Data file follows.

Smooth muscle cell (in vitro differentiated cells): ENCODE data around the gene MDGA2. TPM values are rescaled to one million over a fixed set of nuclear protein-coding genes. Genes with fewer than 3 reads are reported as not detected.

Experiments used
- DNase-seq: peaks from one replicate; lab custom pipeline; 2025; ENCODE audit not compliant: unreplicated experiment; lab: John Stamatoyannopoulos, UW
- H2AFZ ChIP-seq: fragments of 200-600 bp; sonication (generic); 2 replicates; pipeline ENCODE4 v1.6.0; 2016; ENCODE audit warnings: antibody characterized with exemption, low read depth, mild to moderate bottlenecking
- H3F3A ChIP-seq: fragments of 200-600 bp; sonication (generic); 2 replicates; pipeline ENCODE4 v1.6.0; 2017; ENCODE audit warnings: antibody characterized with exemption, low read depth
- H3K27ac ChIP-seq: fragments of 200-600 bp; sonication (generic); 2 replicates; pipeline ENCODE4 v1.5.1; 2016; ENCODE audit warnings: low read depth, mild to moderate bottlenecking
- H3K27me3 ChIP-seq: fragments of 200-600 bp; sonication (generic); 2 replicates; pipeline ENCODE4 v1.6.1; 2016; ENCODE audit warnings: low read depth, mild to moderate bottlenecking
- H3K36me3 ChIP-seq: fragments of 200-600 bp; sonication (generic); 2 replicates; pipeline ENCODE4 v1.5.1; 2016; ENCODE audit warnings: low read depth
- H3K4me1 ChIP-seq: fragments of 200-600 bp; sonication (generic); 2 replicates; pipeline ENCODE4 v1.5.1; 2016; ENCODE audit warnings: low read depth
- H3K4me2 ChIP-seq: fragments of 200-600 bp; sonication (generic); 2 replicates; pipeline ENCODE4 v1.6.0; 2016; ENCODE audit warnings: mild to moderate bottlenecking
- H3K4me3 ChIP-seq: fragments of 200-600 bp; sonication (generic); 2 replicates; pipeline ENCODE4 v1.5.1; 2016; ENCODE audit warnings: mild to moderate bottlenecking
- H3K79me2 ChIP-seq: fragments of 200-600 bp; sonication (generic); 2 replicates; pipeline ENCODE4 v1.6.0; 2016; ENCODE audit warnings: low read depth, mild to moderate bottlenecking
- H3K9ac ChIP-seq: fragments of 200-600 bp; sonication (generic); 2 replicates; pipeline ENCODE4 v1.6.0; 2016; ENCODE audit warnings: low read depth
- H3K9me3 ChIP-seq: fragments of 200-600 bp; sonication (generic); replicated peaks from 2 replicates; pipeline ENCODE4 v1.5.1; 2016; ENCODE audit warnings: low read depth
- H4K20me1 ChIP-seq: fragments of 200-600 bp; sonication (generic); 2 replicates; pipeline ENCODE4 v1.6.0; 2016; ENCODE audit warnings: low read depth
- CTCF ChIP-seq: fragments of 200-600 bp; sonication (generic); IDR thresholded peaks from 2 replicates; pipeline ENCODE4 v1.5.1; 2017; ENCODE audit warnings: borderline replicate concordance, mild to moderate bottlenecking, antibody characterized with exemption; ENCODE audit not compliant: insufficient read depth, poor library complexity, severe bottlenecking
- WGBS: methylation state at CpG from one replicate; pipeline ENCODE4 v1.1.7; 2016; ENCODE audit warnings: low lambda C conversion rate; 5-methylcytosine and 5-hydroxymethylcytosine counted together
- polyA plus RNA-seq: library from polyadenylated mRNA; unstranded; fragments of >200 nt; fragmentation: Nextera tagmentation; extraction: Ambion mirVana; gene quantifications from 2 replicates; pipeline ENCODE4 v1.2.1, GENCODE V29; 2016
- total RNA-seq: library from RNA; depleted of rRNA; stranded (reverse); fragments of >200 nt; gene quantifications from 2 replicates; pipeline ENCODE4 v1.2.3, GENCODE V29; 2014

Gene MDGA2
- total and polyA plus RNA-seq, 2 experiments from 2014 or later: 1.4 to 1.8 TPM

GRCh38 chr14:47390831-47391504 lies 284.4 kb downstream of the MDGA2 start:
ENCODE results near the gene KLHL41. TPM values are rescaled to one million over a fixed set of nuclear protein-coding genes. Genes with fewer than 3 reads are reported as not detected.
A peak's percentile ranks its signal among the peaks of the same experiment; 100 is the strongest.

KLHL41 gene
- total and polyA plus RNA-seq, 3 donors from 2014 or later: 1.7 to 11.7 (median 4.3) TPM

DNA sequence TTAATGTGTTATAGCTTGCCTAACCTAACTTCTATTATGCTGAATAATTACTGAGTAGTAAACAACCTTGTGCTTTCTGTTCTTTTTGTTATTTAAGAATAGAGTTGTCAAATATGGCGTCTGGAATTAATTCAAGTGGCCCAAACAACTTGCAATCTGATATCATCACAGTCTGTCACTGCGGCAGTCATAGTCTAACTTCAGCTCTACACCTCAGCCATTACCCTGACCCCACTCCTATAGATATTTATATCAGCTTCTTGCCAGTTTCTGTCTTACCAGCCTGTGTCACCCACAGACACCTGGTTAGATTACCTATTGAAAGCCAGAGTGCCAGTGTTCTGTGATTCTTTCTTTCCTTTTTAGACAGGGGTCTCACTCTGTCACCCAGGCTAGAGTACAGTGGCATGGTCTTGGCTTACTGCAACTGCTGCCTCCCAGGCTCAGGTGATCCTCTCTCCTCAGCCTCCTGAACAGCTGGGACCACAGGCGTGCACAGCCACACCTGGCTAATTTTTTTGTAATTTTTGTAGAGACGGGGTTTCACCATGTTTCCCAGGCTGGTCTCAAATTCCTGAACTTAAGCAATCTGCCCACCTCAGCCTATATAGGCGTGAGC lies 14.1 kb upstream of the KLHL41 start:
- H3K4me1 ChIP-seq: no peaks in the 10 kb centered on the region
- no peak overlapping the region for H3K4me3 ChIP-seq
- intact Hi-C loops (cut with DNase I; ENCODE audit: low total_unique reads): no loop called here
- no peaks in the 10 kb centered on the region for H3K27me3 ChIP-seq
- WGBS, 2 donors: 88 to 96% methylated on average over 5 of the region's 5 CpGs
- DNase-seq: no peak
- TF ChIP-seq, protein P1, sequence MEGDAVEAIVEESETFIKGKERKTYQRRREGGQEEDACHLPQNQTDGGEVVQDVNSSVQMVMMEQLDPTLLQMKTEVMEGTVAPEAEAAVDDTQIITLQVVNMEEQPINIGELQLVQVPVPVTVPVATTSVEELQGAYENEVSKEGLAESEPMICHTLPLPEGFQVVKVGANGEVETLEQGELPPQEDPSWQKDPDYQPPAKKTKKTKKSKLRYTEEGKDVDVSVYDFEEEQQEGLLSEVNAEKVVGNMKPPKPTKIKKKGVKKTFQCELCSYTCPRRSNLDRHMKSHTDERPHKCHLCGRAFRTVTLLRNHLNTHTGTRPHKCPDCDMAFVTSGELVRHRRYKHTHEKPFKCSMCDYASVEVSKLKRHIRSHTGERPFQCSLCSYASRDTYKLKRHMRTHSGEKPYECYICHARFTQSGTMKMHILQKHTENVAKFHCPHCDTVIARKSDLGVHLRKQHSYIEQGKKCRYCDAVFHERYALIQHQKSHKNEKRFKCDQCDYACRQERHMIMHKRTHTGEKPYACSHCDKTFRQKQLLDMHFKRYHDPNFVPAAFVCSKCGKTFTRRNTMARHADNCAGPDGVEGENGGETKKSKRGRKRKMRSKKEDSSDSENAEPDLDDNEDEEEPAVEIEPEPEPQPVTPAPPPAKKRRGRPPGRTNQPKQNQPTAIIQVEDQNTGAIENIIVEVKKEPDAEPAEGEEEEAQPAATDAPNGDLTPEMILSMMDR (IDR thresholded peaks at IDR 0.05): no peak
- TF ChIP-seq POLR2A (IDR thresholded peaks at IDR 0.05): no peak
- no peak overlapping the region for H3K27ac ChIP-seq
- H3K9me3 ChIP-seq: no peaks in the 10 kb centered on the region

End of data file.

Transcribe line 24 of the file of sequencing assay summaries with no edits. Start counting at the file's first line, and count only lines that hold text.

A peak's percentile ranks its signal among the peaks of the same experiment; 100 is the strongest.